Charlotte Personal Injury Attorney Matthew R. Arnold of Arnold & Smith, PLLC answers the question “Do I have to sign a release allowing the insurance company to get my medical records?”
Everyone has heard horror stories of what can go wrong in surgeries. These tales often involve scalpels or bandages left behind inside a patient’s body or amputation of the wrong appendage. Though these mistakes are gruesome and terrible, they’re also fairly rare occurrences. Though medication errors may not be nearly as attention getting as some of the more extreme examples of medical malpractice, experts say they present a far greater danger to patients, occurring with alarming regularity and potentially causing serious damage when the mistakes do occur.
A recent study conducted by Massachusetts General Hospital revealed especially troubling numbers, showing that medication errors occur during nearly half of all surgical operations that were included in the research. More specifically, the study indicated that in 124 of 277 surgical procedures analyzed there was either a medication error or an adverse drug event. Beyond these specific surgeries, 3,700 medication administrations were also studied, and just under 200 medication errors were identified. Even more troubling than the number of medication errors was the discovery that the vast majority of these mistakes are entirely preventable. The study concluded that nearly 80% of these medication errors could have been avoided.
Experts say the study by Mass Gen is troubling as it is one of the first large-scale attempts to understand the risks associated with medication error. Alarmingly, many believe the rate of error is actually higher, given that Mass Gen is one of the best hospitals in the country with some of the most rigorous safety standards and best patient outcomes. For those hospitals that aren’t topnotch, the rate of medication error may be substantially higher.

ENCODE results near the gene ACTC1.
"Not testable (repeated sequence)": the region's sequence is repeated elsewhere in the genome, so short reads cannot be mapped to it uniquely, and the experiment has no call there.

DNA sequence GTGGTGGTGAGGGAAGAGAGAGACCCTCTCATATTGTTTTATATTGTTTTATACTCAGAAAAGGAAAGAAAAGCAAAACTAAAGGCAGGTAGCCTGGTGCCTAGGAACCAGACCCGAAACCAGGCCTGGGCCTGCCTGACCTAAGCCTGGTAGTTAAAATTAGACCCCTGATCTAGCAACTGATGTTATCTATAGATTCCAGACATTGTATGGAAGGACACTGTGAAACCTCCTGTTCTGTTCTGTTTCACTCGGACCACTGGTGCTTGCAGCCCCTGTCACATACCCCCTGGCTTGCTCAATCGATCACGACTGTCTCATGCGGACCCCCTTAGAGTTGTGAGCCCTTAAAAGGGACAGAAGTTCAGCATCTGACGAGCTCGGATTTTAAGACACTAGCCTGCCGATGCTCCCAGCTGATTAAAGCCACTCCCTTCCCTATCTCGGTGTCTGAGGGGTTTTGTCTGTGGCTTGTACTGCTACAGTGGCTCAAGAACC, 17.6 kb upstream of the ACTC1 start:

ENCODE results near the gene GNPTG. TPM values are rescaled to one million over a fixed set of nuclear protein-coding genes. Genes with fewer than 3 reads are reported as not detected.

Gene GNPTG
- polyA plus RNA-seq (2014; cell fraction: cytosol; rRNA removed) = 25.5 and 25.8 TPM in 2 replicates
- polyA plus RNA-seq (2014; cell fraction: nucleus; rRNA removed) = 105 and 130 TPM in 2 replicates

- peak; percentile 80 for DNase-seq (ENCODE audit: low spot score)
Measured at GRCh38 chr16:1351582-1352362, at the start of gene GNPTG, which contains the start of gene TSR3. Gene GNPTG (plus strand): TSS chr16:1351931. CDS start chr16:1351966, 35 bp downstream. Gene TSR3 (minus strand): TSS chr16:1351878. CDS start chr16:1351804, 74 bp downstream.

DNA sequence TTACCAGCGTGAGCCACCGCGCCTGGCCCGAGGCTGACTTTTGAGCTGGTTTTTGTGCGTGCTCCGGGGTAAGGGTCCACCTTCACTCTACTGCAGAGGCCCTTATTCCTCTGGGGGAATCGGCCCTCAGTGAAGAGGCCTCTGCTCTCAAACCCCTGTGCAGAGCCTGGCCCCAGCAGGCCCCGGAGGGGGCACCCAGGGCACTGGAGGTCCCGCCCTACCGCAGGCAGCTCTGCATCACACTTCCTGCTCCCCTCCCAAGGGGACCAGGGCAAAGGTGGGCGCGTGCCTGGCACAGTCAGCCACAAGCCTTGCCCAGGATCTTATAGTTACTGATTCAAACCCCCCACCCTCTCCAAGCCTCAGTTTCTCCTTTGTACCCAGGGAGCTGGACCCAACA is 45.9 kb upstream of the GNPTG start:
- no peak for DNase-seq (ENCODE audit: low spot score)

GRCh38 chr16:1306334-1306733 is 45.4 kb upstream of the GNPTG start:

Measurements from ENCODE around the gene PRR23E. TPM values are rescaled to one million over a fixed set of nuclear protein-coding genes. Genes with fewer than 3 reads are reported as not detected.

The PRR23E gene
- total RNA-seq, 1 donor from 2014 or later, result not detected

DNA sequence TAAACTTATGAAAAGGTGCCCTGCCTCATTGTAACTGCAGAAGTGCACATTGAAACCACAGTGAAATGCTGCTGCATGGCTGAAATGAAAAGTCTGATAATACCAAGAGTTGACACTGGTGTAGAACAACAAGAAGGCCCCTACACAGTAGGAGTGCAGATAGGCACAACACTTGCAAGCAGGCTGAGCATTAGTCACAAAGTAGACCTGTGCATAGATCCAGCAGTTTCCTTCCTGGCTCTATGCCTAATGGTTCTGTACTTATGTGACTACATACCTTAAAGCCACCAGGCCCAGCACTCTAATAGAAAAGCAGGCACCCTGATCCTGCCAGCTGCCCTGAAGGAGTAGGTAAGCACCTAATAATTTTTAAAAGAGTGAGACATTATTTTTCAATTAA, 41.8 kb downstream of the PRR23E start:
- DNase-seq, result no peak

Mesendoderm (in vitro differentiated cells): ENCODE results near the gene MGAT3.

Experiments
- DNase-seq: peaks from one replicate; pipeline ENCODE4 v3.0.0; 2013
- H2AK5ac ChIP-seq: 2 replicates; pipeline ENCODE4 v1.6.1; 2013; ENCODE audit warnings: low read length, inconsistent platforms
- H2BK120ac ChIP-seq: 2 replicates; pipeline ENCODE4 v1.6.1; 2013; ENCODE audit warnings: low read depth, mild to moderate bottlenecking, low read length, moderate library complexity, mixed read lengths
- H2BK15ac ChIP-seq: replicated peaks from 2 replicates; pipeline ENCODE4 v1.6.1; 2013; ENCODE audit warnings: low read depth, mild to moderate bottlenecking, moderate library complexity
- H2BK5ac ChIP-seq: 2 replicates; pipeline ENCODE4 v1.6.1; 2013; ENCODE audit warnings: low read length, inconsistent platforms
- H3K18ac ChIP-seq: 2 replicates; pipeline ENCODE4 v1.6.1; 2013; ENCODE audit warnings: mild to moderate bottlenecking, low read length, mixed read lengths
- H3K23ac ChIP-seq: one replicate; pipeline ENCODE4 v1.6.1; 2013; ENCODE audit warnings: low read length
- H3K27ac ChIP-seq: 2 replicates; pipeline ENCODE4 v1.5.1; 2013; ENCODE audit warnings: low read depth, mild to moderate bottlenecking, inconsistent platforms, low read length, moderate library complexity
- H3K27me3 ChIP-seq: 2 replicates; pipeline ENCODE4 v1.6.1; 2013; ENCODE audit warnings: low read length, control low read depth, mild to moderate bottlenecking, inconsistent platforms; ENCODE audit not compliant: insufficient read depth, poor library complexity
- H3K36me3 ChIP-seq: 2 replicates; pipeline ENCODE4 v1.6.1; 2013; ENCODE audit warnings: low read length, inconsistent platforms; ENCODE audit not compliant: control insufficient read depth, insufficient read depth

The problem, according to one of the authors of the recent study, is that while hospitals have put serious safety checks in place to prevent medical errors, these rules are often loosened during surgery. Surgical rooms are fast-paced environments requiring decisions to be made on the fly, often without time for double-checking. The result is that medication errors and adverse drug events occur with far higher regularity than they do in the rest of the hospital.
Of the medication errors reported by the study, two-thirds of the drug errors were labeled “serious” and another 2 percent were deemed life-threatening. When these numbers are extrapolated out over the many thousands of surgeries that are performed across the U.S. each and every day, it adds up to a troubling proportion of mistakes. The numbers of medication errors combined with some other grim statistics is enough to give patients pause before going under the knife. Other studies have indicated that up to 400,000 people die each and every year due to preventable medical errors (including medication mistakes) and hospital-acquired infections. This would make medical errors the third leading cause of death in the U.S., behind only heart disease and cancer.
Experts say that while the current study does not provide answers about how to end the medication errors, it does shed light on a problem that was seldom discussed. By exposing the issue to further scrutiny, the hope is that medical professionals and hospital administrators can give the problem the attention it deserves. By working to reduce the instances of medication error, unsuspecting patients across the country can improve their odds of surviving and thriving after surgery, something that is in everyone’s best interest.
If you are injured contact an experienced personal injury attorney who can help you receive the compensation to which you may be entitled to. Feel free to contact the experienced personal injury attorneys at Arnold & Smith, PLLC in Charlotte, North Carolina for a free consultation. Call toll free at (955) 370-2828 or click here for additional resources.
About the Author
Mr. Arnold was raised in Charlotte, where he graduated from Providence Senior High School. He attended Belmont Abbey College, where he graduated cum laude, before attending law school at the University of North Carolina at Chapel Hill on a full academic scholarship.
A board-certified specialist in the practice of Family Law, Mr. Arnold is admitted to practice in all state courts in North Carolina, in the United States Federal Court for the Western District of North Carolina, in the North Carolina Court of Appeals and Supreme Court, and in the Fourth Circuit United States Court of Appeals in Richmond, Virginia.
In his free time, Mr. Arnold enjoys golfing and spending time with his wife and three children.
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